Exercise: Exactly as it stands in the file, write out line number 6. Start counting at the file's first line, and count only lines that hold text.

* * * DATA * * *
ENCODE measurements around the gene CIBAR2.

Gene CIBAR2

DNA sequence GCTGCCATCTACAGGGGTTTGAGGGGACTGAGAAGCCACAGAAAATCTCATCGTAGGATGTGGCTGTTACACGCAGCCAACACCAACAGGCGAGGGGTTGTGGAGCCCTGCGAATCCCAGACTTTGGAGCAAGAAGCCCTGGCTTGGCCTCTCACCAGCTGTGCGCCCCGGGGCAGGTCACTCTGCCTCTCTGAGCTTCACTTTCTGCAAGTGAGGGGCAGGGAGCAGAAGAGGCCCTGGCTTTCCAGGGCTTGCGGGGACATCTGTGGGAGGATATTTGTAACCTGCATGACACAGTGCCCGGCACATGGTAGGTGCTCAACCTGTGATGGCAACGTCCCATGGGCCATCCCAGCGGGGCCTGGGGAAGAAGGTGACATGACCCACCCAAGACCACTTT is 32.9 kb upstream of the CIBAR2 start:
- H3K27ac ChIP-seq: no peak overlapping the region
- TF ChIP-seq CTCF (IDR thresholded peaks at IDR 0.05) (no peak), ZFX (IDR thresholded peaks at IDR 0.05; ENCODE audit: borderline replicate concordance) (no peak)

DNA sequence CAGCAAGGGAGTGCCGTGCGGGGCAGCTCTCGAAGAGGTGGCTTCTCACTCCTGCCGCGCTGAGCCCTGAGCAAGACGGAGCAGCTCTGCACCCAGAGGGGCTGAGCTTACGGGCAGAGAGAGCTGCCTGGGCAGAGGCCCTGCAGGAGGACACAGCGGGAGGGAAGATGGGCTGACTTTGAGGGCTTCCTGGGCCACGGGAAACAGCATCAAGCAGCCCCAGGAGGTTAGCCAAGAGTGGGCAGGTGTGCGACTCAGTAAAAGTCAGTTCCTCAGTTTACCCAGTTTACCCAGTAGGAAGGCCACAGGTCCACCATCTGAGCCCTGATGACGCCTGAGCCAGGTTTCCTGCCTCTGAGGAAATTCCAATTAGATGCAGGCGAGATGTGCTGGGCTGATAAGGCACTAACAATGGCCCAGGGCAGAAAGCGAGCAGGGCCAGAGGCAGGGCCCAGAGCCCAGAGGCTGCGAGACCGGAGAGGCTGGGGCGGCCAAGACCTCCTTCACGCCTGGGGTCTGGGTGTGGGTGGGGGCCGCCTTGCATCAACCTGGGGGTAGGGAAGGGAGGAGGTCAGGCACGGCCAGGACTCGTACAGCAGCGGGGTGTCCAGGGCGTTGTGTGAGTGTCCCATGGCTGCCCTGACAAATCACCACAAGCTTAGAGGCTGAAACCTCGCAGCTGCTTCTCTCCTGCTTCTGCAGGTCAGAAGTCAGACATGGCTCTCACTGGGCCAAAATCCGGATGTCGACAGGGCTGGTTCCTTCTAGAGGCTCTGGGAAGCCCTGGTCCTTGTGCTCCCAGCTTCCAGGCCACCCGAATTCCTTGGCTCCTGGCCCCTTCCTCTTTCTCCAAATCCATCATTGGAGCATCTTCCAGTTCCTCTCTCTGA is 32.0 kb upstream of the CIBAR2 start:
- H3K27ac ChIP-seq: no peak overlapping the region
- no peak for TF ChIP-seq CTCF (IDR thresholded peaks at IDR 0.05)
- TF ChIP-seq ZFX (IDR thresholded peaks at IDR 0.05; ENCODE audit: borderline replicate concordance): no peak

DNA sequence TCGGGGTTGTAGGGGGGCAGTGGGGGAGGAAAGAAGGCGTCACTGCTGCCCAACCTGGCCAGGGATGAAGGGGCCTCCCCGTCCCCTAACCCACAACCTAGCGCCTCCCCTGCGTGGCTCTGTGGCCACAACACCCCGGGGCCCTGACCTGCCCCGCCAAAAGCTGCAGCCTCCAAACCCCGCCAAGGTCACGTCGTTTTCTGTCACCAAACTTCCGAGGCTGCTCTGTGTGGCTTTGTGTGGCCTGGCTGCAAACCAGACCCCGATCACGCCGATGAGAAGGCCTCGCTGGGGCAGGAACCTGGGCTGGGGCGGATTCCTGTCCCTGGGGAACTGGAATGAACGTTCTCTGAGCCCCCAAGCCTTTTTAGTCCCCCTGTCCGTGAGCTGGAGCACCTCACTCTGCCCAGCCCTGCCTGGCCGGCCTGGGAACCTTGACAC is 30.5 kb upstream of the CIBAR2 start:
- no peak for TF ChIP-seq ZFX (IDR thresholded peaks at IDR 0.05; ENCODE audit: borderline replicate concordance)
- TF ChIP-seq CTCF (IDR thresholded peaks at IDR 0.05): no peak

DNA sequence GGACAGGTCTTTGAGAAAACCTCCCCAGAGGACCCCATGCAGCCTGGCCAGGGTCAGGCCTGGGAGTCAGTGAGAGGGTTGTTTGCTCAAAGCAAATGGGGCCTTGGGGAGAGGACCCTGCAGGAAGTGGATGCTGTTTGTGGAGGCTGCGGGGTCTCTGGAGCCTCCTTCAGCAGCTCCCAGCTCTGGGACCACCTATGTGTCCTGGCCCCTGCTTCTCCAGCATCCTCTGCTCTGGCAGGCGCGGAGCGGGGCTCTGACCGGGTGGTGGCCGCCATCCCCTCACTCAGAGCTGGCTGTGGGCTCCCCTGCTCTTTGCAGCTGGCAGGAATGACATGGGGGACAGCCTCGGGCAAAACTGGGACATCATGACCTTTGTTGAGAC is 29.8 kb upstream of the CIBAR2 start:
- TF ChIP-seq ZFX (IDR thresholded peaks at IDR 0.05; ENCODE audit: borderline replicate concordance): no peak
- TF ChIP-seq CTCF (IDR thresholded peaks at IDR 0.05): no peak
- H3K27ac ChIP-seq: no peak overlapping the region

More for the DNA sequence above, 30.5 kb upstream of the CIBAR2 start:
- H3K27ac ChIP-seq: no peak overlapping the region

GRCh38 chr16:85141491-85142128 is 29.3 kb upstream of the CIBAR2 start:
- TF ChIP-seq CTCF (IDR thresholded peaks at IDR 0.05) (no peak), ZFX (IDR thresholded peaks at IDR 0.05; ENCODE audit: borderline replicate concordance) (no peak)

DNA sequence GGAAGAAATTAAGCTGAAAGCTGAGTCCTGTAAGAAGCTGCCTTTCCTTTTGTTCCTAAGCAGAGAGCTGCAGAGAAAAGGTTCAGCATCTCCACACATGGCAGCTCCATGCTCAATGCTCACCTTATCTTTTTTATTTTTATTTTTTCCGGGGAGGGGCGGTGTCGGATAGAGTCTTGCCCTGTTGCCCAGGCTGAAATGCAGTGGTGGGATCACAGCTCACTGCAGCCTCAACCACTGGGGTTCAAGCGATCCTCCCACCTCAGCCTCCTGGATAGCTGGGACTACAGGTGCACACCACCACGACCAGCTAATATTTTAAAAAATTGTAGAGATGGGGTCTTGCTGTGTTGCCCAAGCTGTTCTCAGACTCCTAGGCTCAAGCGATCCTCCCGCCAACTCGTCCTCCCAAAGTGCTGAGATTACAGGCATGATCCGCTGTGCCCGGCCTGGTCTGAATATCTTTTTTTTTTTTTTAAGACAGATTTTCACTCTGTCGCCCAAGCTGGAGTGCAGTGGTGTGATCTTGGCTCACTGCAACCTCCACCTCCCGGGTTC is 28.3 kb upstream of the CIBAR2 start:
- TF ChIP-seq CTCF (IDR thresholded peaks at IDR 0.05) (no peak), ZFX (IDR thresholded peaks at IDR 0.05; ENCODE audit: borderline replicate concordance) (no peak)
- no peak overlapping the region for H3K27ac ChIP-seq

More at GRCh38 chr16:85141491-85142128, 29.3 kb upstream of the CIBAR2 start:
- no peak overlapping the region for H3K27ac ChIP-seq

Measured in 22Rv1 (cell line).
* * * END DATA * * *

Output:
DNA sequence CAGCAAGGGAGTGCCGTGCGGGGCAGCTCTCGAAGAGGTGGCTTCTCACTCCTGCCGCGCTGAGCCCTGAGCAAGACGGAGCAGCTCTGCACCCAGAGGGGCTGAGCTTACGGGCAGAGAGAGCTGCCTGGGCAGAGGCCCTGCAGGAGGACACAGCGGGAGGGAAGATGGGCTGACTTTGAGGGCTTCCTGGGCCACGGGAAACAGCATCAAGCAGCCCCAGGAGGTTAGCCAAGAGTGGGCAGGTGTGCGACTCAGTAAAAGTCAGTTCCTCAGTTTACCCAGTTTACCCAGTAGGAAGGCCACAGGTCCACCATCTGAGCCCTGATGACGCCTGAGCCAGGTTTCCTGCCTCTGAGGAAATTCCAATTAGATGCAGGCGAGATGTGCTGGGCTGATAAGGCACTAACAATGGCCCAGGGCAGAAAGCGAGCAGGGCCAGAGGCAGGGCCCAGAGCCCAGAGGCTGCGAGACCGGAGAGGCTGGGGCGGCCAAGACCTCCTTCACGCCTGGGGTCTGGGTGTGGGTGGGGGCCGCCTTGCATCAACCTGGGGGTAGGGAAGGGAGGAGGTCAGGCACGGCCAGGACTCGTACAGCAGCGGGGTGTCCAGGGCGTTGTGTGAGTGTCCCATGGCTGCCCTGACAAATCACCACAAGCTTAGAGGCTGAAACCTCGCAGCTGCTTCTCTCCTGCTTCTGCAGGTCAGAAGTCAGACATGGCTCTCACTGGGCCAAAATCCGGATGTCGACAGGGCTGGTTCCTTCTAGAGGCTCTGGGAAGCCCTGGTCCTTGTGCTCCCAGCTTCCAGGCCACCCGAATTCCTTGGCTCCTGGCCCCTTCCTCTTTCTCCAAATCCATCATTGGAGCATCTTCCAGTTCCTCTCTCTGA is 32.0 kb upstream of the CIBAR2 start: